Photo: Adéral Piot | Dancer: Gina Grant
Specializing in contemporary dance training, the École de dance contemporaine de Montréal (EDCM) has positioned itself as a centre of excellence in the Canadian performing arts community. Recognized for its leading-edge, rigorous training, the EDCM is fertile ground for research and artistic development as well as for the emergence of new trends. Since its founding in 1981, it has trained over 350 professional dancers, who have gone on to earn national and international recognition. The EDCM is an educational institution that is affiliated with the Cégep du Vieux Montréal and accredited by the Ministère de l’Éducation et de l’enseignement supérieur.
The École de danse contemporaine de Montréal trains future generations of contemporary dance artists. It is a place for learning, creation, research, innovation and development, based on human values, and a meeting point for key trendsetters in the field.
The School's particular approach is defined as the union of two essential components in the make-up of the dance artist: a profound search for his/her own creative uniqueness combined with the mastery of the dancer’s rigorous technique. This technique is acquired through an understanding of the body as well as intense and disciplined work with guest teachers who share a similar vision. Another essential focus of the training is reflection on the art, the movements made and their significance. The school’s objective is to bring out each individual’s uniqueness and help them realize their full artistic and technical potential for entry into the job market.
A DANCE TRAINING LEADER
The École de danse contemporaine de Montréal is a creative and innovative school that offers the highest standards of training for emerging dancers. It has a reputation on the international scene as a centre of excellence for professional contemporary dance training.
- The School’s faculty, which is made up of 40 instructors, choreographers, musicians and guest teachers, has distinguished itself for its quality and expertise;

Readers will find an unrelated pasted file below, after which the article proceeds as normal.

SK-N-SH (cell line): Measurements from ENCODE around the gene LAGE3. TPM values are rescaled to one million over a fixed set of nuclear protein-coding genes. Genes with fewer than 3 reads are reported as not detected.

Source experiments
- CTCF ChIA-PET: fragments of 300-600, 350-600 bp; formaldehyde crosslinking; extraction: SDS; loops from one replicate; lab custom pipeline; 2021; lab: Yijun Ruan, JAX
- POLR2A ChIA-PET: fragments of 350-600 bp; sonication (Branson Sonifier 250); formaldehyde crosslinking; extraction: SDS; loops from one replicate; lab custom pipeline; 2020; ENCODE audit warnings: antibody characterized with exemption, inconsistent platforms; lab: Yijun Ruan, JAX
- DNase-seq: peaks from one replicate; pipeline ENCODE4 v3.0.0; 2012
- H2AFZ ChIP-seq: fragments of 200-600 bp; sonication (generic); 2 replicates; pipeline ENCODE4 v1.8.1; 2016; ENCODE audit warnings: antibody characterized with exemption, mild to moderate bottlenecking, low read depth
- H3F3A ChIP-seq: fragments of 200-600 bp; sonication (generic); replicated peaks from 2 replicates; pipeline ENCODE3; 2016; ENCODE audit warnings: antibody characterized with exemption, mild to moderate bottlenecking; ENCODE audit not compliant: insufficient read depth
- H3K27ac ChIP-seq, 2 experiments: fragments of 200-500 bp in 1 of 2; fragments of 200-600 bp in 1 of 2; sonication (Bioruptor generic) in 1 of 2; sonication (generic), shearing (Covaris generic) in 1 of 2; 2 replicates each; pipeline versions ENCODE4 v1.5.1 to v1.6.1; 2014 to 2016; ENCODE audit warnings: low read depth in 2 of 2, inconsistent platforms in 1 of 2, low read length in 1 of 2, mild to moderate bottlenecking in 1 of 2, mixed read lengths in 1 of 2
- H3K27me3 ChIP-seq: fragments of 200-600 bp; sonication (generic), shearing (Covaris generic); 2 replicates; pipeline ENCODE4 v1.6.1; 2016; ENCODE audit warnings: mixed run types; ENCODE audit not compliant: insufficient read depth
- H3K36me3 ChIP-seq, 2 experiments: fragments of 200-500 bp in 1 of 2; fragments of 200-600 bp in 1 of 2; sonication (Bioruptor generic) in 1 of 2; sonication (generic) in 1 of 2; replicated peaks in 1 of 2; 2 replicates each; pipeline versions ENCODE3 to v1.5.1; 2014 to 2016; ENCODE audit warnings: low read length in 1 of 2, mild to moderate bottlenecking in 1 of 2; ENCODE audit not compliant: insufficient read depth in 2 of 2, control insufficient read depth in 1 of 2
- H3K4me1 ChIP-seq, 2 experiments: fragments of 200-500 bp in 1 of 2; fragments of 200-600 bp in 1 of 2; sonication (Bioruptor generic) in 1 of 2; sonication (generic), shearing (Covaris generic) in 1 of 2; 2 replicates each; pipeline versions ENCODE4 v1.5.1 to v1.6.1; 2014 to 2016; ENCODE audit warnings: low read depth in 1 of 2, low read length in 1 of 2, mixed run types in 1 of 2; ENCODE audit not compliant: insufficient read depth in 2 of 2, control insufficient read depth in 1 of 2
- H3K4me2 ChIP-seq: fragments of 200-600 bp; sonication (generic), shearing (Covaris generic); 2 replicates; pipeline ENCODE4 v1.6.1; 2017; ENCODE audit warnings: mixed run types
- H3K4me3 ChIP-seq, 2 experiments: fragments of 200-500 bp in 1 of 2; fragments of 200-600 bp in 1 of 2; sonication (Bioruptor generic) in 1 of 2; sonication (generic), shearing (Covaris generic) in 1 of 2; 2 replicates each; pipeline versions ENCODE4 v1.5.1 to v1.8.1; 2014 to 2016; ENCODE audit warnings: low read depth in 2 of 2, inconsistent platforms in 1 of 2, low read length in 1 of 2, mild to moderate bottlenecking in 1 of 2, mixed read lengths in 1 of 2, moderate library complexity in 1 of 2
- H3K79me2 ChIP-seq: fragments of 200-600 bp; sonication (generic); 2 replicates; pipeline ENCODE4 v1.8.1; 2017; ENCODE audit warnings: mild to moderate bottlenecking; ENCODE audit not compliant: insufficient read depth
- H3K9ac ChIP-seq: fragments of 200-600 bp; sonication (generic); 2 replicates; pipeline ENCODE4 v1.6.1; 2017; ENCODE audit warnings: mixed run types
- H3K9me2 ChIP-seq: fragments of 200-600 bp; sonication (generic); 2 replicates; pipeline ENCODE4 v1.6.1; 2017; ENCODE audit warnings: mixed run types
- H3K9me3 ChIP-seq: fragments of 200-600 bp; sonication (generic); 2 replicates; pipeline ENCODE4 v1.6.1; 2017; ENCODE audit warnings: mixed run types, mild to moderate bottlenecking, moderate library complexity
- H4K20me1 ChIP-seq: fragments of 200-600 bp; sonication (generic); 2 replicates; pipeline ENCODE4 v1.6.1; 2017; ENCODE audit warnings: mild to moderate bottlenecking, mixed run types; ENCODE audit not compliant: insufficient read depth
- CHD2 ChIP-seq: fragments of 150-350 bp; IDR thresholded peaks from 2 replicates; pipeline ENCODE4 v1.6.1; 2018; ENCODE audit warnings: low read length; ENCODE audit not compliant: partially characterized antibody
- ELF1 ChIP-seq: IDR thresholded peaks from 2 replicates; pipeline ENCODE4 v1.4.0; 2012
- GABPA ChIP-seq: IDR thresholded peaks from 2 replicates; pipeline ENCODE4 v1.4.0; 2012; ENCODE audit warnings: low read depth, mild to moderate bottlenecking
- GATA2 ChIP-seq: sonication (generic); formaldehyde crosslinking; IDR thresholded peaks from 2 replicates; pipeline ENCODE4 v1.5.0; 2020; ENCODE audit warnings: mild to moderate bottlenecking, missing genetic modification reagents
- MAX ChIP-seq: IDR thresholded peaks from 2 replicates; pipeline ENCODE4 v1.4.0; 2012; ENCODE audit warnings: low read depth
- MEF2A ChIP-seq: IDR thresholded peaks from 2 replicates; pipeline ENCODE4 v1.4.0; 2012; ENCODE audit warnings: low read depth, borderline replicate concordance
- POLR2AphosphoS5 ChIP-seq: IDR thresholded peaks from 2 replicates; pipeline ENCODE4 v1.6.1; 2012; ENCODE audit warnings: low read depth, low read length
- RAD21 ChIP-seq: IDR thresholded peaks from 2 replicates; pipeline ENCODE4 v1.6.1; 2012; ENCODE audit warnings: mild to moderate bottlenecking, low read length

- The national and international reputation of its 300 graduates attests to the consistency of the quality of the dancers that it trains, its essential contribution to the contemporary dance community and its role of dance promotion in Quebec, Canada and abroad;
- In tune with the evolution of the dance profession, the School includes choreographic creation and research in its education in all areas that influence dance practice. It aims to remain a laboratory that encourages experimentation with new aesthetics and artistic approaches and the integration of performing arts technologies.
The École de danse contemporaine de Montréal is the first Quebec institution to professionally train non-classical dancers.
In 1981, Linda Rabin and Candace Loubert founded the school Linda Rabin Danse Moderne in the Belgo building in Montreal. They worked with many professionals in the field, using an approach based on physical training, the creative process and somatic techniques.
The soul of the institution is thus influenced by the techniques developed by masters such as Martha Graham, José Limon, F. Mathias Alexander, Elaine Summers, Irene Dowd, Frau Thiele, Richard Pochinko, and Ann Skinner. When they left the directorship of LADMMI, they left an immense legacy behind them. It is also since that time that the school welcomes internationally renowned guest teachers.